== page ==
Modeling is like college: teachers can blab all they want, but if you sit on your butt and do nothing, expecting for it to drop in your lap, and not do your homework, well, you are going to have a short career, if any.

I guess there is always a way to work around the law.

Wow, what law did they break?

Now comes the second issue: the $575.

This is something to be researched; however, you have to look at all they are giving you. They give you a consultant, educational workshops, speakers, ballrooms, finger food, private parties, time, etc.

Believe me, this is not all for free. I bet the $575 also incorporates the convention which is supposed to be free. How else are they going to pay the spokespeople?

Is it a fair price? I don't know. One would have to call and ask NYMC.

If you ask me, it does seem like a small price for all the things they offer. And besides, they informed us that the $575 is tax deductible, so you really aren't losing much.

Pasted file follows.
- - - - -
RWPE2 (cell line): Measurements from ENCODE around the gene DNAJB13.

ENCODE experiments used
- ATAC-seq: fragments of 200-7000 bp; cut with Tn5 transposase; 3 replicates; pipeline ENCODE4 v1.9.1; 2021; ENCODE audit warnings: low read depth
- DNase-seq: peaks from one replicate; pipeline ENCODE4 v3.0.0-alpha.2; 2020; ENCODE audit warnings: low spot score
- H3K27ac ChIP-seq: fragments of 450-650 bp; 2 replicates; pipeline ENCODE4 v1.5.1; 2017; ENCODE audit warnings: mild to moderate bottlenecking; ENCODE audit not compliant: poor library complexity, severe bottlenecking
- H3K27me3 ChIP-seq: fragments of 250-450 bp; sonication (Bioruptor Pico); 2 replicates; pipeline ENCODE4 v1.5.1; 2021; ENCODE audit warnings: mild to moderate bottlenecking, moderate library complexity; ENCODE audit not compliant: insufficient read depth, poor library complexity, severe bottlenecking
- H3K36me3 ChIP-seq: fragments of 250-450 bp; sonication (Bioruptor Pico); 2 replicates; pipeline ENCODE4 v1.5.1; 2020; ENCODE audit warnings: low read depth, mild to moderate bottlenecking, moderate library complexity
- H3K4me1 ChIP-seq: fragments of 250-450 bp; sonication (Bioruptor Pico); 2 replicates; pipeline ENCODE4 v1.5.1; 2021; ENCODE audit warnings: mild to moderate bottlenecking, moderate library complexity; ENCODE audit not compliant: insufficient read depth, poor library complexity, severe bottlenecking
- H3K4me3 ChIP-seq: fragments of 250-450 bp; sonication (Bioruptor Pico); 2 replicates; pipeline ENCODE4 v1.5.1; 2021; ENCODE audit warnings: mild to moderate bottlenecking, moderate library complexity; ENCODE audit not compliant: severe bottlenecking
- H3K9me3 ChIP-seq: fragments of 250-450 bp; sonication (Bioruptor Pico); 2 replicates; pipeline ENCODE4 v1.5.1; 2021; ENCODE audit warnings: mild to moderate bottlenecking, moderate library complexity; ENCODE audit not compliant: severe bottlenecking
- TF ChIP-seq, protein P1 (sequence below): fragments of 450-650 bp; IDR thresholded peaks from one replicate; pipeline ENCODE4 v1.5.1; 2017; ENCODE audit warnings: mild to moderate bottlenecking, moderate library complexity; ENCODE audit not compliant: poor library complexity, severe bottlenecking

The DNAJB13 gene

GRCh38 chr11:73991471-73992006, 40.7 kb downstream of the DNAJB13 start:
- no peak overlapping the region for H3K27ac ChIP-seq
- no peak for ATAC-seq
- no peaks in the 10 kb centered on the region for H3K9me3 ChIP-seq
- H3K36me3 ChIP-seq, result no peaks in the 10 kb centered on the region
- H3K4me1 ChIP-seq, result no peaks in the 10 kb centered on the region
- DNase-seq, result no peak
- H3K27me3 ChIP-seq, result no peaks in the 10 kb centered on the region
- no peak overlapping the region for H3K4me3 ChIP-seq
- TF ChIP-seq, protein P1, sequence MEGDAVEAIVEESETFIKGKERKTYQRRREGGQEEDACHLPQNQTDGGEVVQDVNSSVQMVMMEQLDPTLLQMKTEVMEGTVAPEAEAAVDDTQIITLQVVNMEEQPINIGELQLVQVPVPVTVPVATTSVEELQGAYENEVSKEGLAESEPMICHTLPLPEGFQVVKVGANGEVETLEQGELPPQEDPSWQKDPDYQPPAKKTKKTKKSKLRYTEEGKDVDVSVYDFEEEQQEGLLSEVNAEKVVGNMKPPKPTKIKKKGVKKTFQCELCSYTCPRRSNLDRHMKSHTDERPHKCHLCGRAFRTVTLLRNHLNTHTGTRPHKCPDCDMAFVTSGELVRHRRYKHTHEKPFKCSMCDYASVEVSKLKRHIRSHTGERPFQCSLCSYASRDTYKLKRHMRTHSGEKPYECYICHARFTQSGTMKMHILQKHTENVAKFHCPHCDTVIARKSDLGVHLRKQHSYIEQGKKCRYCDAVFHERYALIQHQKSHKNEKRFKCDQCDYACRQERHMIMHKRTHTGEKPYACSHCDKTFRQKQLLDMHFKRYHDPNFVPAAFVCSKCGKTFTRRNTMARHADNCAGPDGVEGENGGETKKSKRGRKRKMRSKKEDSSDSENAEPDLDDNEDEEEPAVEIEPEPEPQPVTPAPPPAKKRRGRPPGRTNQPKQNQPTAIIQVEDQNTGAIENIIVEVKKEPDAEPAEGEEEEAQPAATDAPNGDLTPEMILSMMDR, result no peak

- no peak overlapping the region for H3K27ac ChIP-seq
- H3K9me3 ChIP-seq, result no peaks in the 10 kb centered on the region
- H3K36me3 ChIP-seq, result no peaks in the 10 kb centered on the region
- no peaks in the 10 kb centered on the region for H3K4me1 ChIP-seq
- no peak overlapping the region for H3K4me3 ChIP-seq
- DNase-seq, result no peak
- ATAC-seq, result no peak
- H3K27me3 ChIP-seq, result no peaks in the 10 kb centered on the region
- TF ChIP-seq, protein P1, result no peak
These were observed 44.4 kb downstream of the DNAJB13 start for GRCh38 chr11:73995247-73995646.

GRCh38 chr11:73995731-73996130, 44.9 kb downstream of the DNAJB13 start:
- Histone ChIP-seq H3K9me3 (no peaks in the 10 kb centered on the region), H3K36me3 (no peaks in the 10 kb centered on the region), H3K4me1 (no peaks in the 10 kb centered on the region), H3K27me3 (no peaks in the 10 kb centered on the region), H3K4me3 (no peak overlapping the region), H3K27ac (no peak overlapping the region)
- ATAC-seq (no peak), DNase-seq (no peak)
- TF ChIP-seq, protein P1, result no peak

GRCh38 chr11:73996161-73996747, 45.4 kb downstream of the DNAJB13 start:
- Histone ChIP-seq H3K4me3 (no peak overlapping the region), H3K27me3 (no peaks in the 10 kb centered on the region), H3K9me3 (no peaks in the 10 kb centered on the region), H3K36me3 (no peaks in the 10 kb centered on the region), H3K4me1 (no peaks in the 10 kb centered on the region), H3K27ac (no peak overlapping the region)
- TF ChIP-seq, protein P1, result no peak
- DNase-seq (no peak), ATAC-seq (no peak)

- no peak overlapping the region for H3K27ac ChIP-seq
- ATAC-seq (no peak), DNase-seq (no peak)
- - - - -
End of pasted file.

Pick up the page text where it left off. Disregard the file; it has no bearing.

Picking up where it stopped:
Also you have to look at the price if you try to do what they are doing on your own. It would probably cost 3-4 times as much for one model to skip town to go to the agencies herself, spending gas; driving back and forth across the country; hotels; outfits; and scheduling appointments with the agents.

A model could mail her photos, but the agent will want to meet a prospective employee, just like any other employer would. So, either way, you still have to go to the agent.

Instead, NYMC brings them all to you. Not to mention she would have to invest in her own comp cards to be mailed, and photo shoots, getting dozens and dozens of copies of her comp cards and photo shoots. In the long run, the amount spent will be well into the thousands.

So, yes, after thinking about all of that, $575 sounds worth it, even if you don't get signed.

Who knows, a new style might come later, and they call several months later, so all is not lost. At least you were seen and the agencies know you are out there.